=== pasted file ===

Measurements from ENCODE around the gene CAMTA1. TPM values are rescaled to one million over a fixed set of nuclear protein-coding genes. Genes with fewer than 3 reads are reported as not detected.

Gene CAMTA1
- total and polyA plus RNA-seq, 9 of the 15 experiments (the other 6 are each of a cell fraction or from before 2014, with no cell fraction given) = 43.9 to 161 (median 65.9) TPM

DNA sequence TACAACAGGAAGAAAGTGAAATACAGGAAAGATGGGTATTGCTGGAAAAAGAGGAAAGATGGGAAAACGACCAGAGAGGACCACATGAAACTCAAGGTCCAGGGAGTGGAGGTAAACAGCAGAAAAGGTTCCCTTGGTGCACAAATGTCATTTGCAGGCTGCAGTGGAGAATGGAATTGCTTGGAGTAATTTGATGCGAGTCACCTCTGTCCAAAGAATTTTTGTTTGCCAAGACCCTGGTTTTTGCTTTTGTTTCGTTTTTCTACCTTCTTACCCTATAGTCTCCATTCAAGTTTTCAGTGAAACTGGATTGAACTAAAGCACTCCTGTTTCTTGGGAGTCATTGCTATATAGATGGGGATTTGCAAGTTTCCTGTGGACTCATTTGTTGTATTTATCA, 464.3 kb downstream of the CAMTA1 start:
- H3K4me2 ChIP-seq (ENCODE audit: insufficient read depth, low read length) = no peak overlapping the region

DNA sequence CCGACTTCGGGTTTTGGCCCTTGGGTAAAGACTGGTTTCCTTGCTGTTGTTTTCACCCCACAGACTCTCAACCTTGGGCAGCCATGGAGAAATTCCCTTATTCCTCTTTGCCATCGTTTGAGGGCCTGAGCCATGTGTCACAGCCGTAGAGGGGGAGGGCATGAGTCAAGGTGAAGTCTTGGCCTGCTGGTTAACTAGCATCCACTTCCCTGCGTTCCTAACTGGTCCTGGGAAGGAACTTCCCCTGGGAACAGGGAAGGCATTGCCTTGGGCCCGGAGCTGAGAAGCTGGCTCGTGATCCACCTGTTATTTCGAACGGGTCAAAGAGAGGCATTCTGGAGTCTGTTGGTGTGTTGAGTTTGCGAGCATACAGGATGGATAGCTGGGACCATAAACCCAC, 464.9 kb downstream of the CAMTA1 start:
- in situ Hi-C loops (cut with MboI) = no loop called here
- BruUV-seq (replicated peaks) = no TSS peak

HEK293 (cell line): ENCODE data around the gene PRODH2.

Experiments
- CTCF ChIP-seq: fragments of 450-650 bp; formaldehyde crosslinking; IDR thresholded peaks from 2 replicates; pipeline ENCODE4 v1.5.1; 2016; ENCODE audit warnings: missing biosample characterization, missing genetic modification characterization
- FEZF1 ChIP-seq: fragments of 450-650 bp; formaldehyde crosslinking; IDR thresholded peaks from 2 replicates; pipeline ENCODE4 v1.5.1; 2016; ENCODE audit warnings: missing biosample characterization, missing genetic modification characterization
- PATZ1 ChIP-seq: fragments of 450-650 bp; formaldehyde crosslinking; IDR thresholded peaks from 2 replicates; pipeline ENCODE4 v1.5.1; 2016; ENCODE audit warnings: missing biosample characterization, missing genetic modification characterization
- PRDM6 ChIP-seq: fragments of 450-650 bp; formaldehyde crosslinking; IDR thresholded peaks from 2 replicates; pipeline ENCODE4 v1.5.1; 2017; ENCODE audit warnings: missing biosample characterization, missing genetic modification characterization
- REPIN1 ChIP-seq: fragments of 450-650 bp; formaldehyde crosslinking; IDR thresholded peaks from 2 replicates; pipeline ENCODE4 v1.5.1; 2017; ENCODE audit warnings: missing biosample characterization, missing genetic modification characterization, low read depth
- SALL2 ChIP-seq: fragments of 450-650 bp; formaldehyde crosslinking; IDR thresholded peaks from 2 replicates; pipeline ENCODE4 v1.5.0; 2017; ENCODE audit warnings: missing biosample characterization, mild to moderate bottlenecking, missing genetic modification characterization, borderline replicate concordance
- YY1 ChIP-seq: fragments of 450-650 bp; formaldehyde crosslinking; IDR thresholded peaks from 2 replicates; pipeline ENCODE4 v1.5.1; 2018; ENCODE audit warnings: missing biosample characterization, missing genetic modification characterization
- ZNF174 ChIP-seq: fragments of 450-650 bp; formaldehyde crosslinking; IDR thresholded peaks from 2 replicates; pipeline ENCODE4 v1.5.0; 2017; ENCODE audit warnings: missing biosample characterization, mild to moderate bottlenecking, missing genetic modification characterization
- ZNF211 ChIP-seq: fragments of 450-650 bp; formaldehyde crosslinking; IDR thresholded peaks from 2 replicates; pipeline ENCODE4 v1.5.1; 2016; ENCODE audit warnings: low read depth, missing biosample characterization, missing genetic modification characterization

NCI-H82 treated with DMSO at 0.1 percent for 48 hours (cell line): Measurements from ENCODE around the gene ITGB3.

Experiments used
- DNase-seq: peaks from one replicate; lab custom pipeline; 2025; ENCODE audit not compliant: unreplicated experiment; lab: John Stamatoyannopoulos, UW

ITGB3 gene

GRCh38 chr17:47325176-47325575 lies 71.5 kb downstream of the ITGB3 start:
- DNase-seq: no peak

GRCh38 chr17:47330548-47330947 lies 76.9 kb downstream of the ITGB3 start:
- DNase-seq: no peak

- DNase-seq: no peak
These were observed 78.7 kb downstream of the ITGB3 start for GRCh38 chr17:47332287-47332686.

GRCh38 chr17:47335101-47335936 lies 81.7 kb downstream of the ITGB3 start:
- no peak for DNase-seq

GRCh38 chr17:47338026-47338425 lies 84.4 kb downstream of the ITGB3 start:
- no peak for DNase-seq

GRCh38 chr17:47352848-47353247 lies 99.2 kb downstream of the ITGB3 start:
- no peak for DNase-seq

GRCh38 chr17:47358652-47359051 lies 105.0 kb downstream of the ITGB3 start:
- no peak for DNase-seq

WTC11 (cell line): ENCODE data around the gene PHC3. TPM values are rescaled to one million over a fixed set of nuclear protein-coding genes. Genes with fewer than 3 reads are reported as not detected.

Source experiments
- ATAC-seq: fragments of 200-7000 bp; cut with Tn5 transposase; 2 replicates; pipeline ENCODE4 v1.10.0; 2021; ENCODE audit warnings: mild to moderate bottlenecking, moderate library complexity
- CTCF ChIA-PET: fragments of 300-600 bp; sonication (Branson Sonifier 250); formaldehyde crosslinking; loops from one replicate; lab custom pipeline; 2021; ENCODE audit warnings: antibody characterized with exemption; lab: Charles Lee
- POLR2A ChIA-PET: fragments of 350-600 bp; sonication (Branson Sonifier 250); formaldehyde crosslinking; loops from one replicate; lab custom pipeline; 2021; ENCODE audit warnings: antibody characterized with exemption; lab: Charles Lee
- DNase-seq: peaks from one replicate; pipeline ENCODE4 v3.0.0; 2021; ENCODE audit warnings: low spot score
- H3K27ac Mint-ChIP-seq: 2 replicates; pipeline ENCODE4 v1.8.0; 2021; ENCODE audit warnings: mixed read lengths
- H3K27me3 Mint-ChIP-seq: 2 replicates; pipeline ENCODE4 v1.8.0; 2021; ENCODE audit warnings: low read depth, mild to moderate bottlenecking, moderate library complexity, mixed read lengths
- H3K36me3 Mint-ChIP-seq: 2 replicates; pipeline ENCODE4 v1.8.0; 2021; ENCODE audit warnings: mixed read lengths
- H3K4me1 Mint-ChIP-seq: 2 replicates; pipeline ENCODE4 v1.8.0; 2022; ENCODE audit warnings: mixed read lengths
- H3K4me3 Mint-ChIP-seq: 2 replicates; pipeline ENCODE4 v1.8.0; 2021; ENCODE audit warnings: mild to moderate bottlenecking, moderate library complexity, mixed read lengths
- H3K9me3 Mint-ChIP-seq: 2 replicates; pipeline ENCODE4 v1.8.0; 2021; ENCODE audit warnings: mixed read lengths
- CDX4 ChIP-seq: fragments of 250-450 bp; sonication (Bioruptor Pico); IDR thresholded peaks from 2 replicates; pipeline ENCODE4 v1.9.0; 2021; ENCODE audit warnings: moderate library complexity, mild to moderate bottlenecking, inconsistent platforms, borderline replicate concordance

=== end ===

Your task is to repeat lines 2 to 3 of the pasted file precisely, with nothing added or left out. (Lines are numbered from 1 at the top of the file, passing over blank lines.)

Gene CAMTA1
- total and polyA plus RNA-seq, 9 of the 15 experiments (the other 6 are each of a cell fraction or from before 2014, with no cell fraction given) = 43.9 to 161 (median 65.9) TPM